A(H1N1) Influenza Vaccine Production Process
(From Sanofi Pasteur)
A novel A(H1N1) influenza virus strain emerged in April 2009, with cases first reported in Mexico and the U.S. Human-to-human spread of the virus soon reached additional countries while world health officials expressed concern for a potential pandemic. As the world’s leading supplier of influenza vaccine, sanofi pasteur immediately activated its pandemic response plan and began assessing its capabilities to support public health efforts and produce a vaccine against the new strain.
The first step in developing (click for graphic)
a vaccine for A(H1N1) is obtaining a seed virus. The seed virus is a specially modified version of the virus designed to produce a vaccine in mass quantities. After world health officials analyze and identify the dominant circulating strain, they select virus strains and submit them to contracted laboratories for preparation of the seed virus. The laboratories will then distribute seed viruses to manufacturers to begin the production process. The seed virus is prepared using either conventional reassortment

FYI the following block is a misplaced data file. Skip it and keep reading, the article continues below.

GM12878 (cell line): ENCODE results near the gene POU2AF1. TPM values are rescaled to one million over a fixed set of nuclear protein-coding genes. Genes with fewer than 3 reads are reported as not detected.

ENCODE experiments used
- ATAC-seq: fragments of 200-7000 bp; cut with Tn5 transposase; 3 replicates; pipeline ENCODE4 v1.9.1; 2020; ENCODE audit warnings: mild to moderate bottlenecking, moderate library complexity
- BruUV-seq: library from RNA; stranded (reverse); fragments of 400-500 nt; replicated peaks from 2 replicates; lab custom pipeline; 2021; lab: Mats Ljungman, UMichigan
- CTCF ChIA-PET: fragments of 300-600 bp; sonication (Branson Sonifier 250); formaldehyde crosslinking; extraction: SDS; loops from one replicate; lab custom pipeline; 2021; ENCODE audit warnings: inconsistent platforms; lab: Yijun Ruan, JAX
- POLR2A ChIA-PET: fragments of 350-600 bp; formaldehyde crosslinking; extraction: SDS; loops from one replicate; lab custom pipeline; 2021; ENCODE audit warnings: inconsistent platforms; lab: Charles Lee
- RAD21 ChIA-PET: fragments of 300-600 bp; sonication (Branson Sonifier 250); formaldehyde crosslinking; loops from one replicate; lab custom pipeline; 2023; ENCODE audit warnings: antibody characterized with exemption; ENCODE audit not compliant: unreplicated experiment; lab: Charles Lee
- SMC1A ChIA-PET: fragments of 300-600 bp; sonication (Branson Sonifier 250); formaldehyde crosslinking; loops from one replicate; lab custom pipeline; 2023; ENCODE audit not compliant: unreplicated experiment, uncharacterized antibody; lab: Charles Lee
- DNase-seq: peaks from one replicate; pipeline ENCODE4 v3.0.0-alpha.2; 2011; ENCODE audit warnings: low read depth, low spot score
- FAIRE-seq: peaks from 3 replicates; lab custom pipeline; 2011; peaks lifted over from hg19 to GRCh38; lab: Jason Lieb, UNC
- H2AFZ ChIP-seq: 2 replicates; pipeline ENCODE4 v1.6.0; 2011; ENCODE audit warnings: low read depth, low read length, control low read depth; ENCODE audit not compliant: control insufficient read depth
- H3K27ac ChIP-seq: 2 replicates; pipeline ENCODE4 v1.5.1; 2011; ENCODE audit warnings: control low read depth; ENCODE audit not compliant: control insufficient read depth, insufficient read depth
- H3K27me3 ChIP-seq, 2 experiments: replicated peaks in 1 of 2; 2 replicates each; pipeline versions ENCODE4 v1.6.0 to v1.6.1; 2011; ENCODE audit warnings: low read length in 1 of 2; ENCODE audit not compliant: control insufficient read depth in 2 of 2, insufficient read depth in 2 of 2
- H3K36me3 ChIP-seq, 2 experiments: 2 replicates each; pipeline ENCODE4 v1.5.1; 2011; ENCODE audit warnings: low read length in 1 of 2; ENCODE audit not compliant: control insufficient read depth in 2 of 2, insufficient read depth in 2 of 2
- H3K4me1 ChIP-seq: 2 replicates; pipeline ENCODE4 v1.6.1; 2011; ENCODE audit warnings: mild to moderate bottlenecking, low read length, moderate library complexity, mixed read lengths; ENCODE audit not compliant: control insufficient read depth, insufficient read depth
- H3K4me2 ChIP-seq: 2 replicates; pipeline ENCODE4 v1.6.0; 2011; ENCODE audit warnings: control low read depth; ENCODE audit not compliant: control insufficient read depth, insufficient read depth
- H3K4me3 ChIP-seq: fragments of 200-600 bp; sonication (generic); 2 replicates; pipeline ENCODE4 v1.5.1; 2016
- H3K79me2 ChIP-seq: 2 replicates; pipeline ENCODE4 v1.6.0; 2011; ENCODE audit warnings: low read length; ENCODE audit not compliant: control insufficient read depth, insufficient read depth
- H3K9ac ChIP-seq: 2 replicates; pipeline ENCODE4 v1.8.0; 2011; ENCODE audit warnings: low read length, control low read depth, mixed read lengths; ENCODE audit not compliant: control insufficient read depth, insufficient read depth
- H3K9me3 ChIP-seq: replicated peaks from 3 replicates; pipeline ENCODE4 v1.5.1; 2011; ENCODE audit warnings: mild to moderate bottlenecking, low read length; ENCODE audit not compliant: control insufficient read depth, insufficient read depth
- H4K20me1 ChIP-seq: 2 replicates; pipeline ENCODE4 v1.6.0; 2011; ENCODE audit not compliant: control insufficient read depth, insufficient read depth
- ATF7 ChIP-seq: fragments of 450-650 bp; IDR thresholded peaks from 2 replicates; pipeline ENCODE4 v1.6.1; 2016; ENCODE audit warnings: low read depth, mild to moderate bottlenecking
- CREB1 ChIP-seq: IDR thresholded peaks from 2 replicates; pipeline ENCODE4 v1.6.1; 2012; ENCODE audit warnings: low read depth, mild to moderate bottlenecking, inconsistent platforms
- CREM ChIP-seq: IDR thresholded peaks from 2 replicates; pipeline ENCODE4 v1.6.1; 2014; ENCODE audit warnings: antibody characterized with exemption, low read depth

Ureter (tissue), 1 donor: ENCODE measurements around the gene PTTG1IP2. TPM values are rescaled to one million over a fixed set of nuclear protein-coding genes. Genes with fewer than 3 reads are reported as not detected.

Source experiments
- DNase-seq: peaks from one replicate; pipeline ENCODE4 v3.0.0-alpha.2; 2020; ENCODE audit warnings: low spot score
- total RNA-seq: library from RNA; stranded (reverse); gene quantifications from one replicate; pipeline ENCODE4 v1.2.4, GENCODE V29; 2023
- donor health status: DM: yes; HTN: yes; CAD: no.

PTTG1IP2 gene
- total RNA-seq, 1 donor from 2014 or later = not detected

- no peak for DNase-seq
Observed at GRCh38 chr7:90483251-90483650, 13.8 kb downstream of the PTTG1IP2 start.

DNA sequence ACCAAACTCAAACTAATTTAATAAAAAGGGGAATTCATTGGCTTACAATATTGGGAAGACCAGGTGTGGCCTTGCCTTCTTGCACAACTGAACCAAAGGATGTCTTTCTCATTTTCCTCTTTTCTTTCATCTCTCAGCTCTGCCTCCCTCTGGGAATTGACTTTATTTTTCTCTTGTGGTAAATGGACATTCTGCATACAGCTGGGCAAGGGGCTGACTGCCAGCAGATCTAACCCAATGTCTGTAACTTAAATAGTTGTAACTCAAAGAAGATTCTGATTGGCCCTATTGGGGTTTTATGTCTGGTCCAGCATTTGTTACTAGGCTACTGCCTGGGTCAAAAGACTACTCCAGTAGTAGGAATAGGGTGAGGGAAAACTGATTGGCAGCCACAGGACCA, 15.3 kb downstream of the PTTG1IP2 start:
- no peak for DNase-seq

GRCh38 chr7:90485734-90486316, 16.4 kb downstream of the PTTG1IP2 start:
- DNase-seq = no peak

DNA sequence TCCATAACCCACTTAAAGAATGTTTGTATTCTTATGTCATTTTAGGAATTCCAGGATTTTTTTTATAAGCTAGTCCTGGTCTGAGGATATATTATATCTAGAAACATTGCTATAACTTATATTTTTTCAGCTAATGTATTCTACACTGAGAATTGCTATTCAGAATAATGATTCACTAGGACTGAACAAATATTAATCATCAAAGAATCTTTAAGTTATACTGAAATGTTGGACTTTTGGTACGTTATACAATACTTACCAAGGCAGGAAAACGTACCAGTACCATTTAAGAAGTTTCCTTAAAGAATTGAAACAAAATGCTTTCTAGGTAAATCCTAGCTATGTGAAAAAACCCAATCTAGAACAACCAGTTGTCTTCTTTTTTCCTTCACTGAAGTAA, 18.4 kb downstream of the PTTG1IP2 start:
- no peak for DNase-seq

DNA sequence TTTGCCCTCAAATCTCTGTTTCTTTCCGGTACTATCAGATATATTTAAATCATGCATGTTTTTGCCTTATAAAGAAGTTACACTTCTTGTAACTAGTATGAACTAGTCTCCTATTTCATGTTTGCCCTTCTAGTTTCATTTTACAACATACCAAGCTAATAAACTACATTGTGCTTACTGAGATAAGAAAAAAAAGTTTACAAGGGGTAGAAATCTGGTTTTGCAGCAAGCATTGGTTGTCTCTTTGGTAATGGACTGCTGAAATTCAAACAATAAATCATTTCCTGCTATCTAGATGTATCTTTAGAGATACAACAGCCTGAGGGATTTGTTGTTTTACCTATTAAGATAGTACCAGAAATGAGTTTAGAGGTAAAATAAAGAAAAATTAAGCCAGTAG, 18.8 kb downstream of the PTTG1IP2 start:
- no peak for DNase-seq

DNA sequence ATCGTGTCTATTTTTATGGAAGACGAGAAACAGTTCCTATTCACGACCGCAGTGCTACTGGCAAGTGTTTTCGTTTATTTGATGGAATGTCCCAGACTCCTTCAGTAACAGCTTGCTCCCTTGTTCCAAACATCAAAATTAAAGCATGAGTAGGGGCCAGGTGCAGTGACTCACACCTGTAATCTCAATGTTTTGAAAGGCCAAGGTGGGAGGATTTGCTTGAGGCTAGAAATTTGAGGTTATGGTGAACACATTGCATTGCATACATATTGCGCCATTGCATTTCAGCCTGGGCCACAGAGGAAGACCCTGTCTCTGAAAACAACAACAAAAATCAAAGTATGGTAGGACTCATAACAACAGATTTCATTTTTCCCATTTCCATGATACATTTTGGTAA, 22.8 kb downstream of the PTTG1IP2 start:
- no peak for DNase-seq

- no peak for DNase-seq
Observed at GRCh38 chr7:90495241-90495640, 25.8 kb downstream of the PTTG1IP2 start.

or reverse genetics
Pandemic vaccine is manufactured in the same facilities as seasonal vaccine. The decision to start pandemic vaccine production, however, is a complex one that will be made by health authorities in consultation with manufacturers. The key is to balance the availability of both seasonal and pandemic vaccine in order to best meet public health needs.
Upon receipt of the seed virus, sanofi pasteur begins the development process called “passaging,” to prepare a “working seed.” Passaging is the process for acclimating virus to growth in an egg-based production environment at optimum yield. Millions of specially prepared chicken eggs are used to produce the vaccine. The eggs are delivered to sanofi pasteur and each one is injected with the working seed. The eggs are then incubated allowing the virus to multiply. After incubation, the virus-loaded fluid is harvested followed by multiple purification steps to ensure the virus in inactivated.
The FDA will determine the clinical trial protocols for testing all pandemic vaccines. Since people may respond differently to pandemic viruses than interpandemic viruses, it is important to determine safety and dosage prior to implementing a large-scale immunization program.
Quality control tests are performed on all batches for purity, sterility and potency in each step of the production process. Doses of the vaccine are formulated and filled in vials and syringes that must be properly packaged and labeled. Samples of every lot of formulated vaccine are sent to the FDA for release. Shipments of pandemic vaccines begin once health authorities authorize it and establish recommendations for immunization. Click here
for a graphic of A(H1N1) vaccine production.